High throughput satellites can offer dramatically increased broadband speeds compared to traditional satellites. Meanwhile, low-Earth orbit satellites have the potential to provide broadband speeds and quality of service comparable to terrestrial networks. Companies such as Telesat, OneWeb and Space X have all announced plans to launch low-Earth orbit satellites in the near future.
And then there is fifth-generation (5G) wireless technology. It’s expected to provide high-quality broadband to mobile and fixed users, including billions of connected devices.
These new technologies will be real game changers that could enable all Canadians to benefit from high-quality broadband Internet.
Of course, it takes more than initiative to be innovative – it also requires money. The CRTC acknowledged this in its decision with the creation of a new broadband fund.
The Commission has been involved for years in ensuring that rates for local landline telephone services were kept just and reasonable. This was done through the local service subsidy regime.
The December 2016 policy announced the Commission’s intention to phase-out current funding for local voice services to reflect its shift in focus to broadband. We are establishing a new fund focused on broadband expansion in rural and remote areas.
We are making up to $750 million available over five years to help pay for infrastructure to extend broadband Internet services to areas that have limited access to broadband. The fund will cover both upgrades to existing infrastructure and new construction to provide fixed and mobile broadband Internet services.
A lot of the details still need to be worked out. At a minimum, the fund will focus on under-serviced areas. It will be managed at arm’s length. And it will be complementary to – but not a replacement for – existing and future private investment and public funding.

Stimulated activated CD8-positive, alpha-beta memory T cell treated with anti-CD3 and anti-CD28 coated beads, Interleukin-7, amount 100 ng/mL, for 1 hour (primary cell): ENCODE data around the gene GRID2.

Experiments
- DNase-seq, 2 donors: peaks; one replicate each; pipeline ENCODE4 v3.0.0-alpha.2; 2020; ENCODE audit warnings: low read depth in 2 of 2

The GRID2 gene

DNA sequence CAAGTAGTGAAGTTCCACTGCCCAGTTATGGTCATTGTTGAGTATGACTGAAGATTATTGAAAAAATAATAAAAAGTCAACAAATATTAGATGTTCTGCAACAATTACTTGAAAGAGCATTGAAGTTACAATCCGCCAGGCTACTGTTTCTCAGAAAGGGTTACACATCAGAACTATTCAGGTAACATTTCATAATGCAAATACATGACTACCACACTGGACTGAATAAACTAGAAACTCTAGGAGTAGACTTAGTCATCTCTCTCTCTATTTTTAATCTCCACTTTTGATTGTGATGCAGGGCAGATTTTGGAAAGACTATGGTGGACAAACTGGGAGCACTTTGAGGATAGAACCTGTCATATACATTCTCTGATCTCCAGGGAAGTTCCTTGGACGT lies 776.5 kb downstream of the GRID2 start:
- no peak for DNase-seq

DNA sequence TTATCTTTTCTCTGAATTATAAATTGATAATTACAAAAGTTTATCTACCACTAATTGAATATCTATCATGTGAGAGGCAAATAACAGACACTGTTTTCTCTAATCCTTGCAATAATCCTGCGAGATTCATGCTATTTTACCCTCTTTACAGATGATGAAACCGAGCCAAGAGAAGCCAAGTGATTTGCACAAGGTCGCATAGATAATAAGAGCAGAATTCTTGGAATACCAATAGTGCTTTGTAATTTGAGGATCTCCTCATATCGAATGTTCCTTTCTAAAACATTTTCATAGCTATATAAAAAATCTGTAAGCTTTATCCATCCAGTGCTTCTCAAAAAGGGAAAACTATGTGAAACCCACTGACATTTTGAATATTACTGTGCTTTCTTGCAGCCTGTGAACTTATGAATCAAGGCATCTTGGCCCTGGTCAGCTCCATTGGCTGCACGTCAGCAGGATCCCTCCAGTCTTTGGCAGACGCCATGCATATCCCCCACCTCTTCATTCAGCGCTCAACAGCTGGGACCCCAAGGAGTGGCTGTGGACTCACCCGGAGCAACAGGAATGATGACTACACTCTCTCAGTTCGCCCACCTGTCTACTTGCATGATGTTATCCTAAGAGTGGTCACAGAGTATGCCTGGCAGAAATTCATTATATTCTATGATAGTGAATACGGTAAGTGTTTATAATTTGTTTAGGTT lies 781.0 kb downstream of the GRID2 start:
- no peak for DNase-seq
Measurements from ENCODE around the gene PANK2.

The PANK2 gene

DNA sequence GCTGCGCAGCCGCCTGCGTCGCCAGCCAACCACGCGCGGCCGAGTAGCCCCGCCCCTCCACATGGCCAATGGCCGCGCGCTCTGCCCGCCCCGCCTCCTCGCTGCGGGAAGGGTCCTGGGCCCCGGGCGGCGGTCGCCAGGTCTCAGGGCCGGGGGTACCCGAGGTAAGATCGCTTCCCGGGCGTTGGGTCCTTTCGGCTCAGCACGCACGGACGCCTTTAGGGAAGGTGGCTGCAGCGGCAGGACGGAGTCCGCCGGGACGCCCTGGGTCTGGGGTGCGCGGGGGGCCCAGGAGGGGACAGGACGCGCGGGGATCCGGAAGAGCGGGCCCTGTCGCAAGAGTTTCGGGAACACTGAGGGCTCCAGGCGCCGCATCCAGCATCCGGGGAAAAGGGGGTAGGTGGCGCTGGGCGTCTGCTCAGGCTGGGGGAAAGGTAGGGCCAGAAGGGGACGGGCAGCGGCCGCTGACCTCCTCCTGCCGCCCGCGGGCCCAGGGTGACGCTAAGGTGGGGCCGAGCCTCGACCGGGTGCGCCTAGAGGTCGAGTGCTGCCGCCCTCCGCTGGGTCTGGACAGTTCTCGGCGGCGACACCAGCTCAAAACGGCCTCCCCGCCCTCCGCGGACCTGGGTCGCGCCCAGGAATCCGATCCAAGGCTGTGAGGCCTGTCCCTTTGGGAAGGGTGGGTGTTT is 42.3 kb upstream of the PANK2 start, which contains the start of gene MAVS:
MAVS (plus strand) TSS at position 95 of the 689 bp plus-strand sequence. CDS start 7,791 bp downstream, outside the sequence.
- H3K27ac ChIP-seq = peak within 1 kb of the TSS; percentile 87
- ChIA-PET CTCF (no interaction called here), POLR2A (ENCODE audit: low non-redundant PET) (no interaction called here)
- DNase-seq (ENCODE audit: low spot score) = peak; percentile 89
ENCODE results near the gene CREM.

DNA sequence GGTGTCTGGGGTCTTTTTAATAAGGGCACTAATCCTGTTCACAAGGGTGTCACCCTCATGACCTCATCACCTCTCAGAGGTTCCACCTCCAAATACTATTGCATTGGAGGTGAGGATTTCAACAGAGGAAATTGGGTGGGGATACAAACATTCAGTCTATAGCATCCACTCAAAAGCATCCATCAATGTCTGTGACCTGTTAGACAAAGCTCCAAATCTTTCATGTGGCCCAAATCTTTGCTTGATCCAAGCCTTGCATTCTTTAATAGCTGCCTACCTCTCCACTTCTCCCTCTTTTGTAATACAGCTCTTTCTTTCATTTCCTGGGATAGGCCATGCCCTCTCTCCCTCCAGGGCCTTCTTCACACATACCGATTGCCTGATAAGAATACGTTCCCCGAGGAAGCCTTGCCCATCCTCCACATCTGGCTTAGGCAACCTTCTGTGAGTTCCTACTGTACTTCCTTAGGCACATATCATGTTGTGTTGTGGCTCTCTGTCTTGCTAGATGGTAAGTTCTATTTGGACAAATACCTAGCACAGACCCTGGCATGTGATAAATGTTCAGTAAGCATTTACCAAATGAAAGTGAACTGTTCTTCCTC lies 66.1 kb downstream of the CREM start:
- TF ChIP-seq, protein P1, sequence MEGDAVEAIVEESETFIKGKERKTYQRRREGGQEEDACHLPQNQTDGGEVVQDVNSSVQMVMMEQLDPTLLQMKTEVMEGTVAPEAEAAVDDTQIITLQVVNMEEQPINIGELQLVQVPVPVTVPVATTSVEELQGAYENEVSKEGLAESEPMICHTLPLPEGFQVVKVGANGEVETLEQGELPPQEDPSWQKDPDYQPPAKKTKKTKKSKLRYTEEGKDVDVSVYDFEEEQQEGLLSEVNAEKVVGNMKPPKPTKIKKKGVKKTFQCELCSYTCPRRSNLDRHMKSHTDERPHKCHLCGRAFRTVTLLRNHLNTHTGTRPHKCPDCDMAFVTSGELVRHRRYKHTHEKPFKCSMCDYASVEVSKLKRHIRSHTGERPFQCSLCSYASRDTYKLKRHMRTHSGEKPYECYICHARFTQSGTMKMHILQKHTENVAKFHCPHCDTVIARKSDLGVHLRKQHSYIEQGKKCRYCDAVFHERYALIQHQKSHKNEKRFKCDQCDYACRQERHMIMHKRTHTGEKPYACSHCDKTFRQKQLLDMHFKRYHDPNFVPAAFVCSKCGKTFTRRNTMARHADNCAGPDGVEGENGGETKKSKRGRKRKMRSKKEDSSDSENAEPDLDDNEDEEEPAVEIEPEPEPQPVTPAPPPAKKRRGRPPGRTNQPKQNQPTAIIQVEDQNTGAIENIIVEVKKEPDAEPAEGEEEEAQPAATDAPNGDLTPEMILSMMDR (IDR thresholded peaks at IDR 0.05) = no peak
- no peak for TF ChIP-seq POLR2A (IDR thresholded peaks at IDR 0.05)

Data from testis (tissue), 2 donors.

A public consultation to develop the new regime was launched last April, and is still ongoing. You are likely aware that a wide variety of views have already been put on the public record. We thank you for your contributions, which will assist us in finalizing how the fund will work.
We will be rendering our decision sometime in the new year.
While setting up the broadband fund is keeping us busy, there are a number of other telecom proceedings that are ongoing as well.
You may recall that, in 2015, we announced measures to foster competition among companies offering broadband Internet services. This is consistent with our efforts to promote facilities-based competition to provide Canadians with more choice for high-speed connectivity.
To meet these objectives, the large telcos and cable companies have to give smaller service providers access to their last-mile facilities, including over fibre-access facilities. This will give smaller firms more flexibility to offer innovative services. The change is taking place in phases, starting in Ontario and Quebec, where the competitor demand is greatest for wholesale high-speed access services.